2020 in Books

So I was finishing grad school. And taking national exams. Hiring and firing lawyers. Representing myself in court (again). White knuckling a 26′ moving truck down the highway by myself in a household move. Starting a brand new career. And being suffocated by the national disaster that is Remote Learning with my children. That’s all. But I still managed to read quite a good number of books this year! Maybe that was my salvation… books are loyal friends and steady solace for wounded hearts. They also have been and will continue to be the source of much of my clinical learning in this newfound vocation; the expensive education and piece of paper at the end were just the beginning. Literature has provided the most meaningful mentorship in my development as a competent therapist.

I have learned an extraordinary amount from my own life. From my clients’ lives. And from books. Similar to last year, I am only highlighting twelve of the most important or meaningful ones for me personally this year.  (Also… I don’t know which faithful few have actually been clicking through my links over the years but every couple months or so I get like a $13 gift card from Amazon. Joy! Thank you!!)

Chasing the Scream: The First and Last Days of the War on Drugs by Johan Hari. I’m only putting this one above his other excellent one: Lost Connections: Uncovering the Real Causes of Depression because I read it first. But both are journalistic sociology of sorts. And both are absolutely eye opening to understanding concepts that get lost under the weight of politics, business and propaganda.

 Talking to Strangers by Malcolm Gladwell. I was in the middle of reading this when the George Floyd situation happened. What strange, uncanny, and helpful timing! An extraordinary book that—in Gladwell fashion— is interdisciplinary in its content… I can’t recommend it enough. The audio version is excellent, by the way.

 Chesapeake Requiem: A Year with the Watermen of Vanishing Tangier Island by Earl Swift. Here’s the thing. Humans need to learn about random things. It’s important. It helps humble our intellect to be confronted with off-the-beaten-path interests, stories, theories or sub-cultures. If you aren’t curious about the the world… I just… can only meet you so far in friendship. This book was just geek-candy. Really interesting perspective here on a disappearing people. My son gave me this for my birthday. 🙂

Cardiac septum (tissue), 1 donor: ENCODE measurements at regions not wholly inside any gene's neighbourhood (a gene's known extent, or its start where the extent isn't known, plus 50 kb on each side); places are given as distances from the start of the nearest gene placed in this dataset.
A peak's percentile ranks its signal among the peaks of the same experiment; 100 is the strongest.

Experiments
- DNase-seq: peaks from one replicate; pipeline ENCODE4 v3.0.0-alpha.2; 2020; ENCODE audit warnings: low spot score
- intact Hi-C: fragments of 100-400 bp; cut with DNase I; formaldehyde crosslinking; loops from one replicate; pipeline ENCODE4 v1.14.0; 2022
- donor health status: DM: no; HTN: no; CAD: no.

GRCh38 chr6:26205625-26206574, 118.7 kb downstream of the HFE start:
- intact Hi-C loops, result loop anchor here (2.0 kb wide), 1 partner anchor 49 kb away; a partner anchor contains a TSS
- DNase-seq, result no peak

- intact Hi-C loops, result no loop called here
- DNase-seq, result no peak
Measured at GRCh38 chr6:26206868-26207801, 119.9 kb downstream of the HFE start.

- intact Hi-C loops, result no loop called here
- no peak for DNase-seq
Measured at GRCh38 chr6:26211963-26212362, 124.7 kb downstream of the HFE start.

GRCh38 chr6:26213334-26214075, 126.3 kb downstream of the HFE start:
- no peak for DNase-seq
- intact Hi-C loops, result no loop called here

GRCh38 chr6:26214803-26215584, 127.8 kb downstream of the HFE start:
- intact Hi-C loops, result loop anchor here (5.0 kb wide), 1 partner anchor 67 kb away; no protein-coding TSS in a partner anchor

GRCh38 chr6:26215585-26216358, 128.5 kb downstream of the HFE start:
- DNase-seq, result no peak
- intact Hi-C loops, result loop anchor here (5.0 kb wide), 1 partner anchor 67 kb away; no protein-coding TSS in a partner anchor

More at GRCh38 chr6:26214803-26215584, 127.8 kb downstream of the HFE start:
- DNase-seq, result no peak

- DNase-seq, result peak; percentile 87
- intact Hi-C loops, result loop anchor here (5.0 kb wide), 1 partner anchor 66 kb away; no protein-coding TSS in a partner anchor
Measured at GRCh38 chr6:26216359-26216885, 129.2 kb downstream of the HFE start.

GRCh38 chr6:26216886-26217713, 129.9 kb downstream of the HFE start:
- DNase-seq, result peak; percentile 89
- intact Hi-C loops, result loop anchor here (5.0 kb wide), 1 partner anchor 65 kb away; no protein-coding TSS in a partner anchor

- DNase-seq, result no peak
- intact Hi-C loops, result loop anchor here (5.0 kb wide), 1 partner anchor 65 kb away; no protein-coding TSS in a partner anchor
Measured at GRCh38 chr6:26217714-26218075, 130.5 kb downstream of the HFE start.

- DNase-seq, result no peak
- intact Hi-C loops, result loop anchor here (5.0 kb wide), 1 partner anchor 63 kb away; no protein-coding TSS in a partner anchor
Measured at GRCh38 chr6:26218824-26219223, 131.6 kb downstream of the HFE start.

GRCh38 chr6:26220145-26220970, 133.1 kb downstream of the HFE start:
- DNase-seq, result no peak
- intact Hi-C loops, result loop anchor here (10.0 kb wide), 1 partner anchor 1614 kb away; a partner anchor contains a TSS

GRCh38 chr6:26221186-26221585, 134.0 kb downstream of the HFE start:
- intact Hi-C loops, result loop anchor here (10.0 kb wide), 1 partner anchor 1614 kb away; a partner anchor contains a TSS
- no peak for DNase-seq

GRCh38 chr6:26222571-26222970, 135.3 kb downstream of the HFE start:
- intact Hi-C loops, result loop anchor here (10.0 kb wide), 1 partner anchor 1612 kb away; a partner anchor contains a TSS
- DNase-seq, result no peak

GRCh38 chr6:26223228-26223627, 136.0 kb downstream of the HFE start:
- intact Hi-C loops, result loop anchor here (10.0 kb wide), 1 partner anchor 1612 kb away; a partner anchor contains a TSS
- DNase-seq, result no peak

The Will to Meaning: Foundations and Applications of Logotherapy by Viktor Frankl. This is something of a follow-up to his more famous (must read) title Man’s Search for Meaning but designed to have more clinical implications. While I can’t advertise myself as “an Existentialist Therapist” without making people think of dim, hazy rooms and aliens— I am constantly working angles of logotherapy in session to help others find some sense of meaning in their struggles.

 The Betrayal Bond: Breaking Free of Exploitive Relationships by Patrick Carnes, PhD.  This book was superb. I wanted to know more about how trauma bonding and interpersonal exploitation happen, and was blown away by how Dr. Carnes explained this phenomenon which seems to be fairly misunderstood in our world. I’ve since recommended this book to many of my own clients who’ve found it powerful as well.

 Intellectuals and Race by Thomas Sowell. When race relations became front and center in our country, I felt like I needed to get more perspective. I still do. And I will. But I resisted some of the big, popular titles that everyone was pushing (because I have an initial prejudice against “popular” things) and I didn’t have a lot of time to invest. So, Thomas Sowell to the rescue. This book didn’t necessarily do a lot to explain the current state of affairs in full, but it explored some of the really strange relationship “the elites” have had with minorities over the course of American history. Truly eye opening.

 Discerning the Will of God: An Ignition Guide to Christian Decision Making by Fr. Timothy Gallagher. So, if you’ve been following this blog, you’ll see why this book was relevant to me this year. I’ve had some big decisions I had to make and as God doesn’t speak to me in neon signs, I wanted to be very diligent in not letting my emotions or biases get in the way of important matters. This book was instrumental in helping to create peace of heart in some of the choices I’ve made this year.